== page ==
An article from today’s NYT science section shows how the stuff that sci-fi dreams are made of is finally becoming a reality: researchers have been able to successfully build made-to-order organs with the cells of the patient that they are being transplanted into.
Living cells are washed from rat hearts and lungs, leaving only the extracellular organ scaffolding. Image credit: New York Times
When the idea of homegrown organs was first conceived, the transplant organs were made using donor organs which had been stripped of all of the donor’s own living cells, leaving only a scaffold made of support proteins and other fibers. The scaffolds retain the same basic shape as the living organ, and so they can be re-seeded with cells and stem cells from the transplant recipient which will re-grow the organ using the scaffold structure as a rough template. This procedure is still limiting, however; although the risk of the transplant recipient’s immune system attacking the transplant is reduced because it is made of native cells, the scaffolds still need to be obtained from donated organs which are often in short supply.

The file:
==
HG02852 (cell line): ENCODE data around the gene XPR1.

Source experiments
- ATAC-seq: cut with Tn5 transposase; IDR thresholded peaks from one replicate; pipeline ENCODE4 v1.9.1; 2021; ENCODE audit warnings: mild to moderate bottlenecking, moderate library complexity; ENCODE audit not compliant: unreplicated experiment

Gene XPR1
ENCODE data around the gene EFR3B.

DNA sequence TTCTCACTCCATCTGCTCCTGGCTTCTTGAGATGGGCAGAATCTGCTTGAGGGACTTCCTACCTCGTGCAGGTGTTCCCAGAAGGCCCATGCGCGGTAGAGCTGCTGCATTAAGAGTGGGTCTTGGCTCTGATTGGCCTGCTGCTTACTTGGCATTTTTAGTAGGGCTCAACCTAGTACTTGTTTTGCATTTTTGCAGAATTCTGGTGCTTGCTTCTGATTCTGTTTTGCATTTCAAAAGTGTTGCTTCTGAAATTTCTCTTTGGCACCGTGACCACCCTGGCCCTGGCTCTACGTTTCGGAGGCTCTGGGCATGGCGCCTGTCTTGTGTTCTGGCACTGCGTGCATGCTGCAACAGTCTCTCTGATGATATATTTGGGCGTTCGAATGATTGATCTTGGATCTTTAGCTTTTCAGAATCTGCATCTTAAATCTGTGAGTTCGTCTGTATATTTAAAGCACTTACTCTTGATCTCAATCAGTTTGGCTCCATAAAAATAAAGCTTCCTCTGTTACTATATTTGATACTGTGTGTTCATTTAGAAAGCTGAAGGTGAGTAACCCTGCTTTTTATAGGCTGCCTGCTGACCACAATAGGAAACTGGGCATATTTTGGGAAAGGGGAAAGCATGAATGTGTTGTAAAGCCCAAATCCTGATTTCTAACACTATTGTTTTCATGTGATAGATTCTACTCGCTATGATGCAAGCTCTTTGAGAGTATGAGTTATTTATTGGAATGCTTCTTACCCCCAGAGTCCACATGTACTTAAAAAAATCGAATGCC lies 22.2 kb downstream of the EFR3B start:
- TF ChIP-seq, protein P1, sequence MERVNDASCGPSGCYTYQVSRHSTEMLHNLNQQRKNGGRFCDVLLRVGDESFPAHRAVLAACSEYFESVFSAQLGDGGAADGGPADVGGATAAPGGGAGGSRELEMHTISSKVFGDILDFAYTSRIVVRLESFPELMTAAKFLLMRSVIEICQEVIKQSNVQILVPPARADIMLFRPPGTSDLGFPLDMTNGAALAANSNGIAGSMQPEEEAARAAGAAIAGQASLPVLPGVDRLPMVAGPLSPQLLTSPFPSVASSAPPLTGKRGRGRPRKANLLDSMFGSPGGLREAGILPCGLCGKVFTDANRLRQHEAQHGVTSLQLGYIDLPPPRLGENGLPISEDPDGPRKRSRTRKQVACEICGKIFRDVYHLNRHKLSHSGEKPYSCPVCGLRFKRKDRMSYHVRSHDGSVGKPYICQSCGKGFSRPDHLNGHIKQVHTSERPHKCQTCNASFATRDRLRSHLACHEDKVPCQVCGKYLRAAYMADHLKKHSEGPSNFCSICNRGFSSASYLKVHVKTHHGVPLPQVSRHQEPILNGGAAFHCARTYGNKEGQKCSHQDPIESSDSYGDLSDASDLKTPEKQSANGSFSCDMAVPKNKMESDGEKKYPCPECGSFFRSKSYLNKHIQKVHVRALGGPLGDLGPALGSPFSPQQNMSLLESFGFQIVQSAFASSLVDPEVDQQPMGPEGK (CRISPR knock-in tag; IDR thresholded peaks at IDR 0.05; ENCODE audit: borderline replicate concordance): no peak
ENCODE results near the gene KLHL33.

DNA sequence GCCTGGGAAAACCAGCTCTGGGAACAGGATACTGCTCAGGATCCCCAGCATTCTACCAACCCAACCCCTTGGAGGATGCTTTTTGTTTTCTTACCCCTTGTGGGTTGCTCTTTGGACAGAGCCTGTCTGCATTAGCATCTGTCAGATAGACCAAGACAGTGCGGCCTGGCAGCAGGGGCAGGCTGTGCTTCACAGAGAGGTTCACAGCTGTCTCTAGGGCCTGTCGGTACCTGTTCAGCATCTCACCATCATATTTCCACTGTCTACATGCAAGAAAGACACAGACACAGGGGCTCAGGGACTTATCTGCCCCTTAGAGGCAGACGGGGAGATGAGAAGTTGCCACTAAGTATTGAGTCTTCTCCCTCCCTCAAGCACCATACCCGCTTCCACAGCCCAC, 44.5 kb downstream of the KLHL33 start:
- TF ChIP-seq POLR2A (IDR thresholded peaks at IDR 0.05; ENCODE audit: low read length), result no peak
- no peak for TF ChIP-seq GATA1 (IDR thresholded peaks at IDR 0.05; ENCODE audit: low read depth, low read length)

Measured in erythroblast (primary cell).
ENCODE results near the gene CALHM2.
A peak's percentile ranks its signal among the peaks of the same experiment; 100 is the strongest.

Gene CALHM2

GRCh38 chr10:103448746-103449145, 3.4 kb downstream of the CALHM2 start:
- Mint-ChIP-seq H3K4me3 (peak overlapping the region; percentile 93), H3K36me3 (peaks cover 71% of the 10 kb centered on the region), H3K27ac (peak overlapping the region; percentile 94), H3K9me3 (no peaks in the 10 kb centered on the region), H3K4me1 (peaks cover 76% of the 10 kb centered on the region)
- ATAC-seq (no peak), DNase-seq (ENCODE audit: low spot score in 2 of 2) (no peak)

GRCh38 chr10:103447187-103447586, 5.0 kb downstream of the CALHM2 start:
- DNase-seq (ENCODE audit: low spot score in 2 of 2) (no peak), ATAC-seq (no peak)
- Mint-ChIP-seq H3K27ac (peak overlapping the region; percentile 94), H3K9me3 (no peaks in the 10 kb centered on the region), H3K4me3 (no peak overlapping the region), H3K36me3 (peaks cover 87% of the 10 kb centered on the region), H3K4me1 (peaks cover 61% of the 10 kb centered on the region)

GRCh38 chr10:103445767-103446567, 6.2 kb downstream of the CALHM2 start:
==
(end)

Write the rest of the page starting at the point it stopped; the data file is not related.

Researchers holding the synthetic organ scaffold. Image credit: University College London.
Dr. Paolo Macchiarini and his team at the Karolinska Institute in Sweden envisioned a way to avoid the need for a donor organ by creating a syntheticorgan scaffold, reducing the time spent waiting for a donor and allowing them to tailor the organ’s size and shape to their patient. Researchers at the University College London designed and built a synthetic windpipe scaffold which were seeded with cells from Andemariam Beyene, a patient of Dr. Macchiarini’s with a large and aggressive tumor growing on his windpipe. Two days after combining the synthetic scaffold with Beyene’s bone marrow stem cells, a complete synthetic windpipe was formed. Mr. Beyene’s windpipe was removed by Dr. Macchiarini along with the tumor, and replaced with the synthetic windpipe.
The fully developed synthetic trachea two days after the patient’s stem cells were added. Image credit: University College London
Miraculously, as of today Mr. Beyene is doing well and is cancer-free. Since his success with the first transplant Dr. Macchiarini has performed a similar procedure on three other patients; two of the three patients are doing well, although the third died for reasons which have not been disclosed.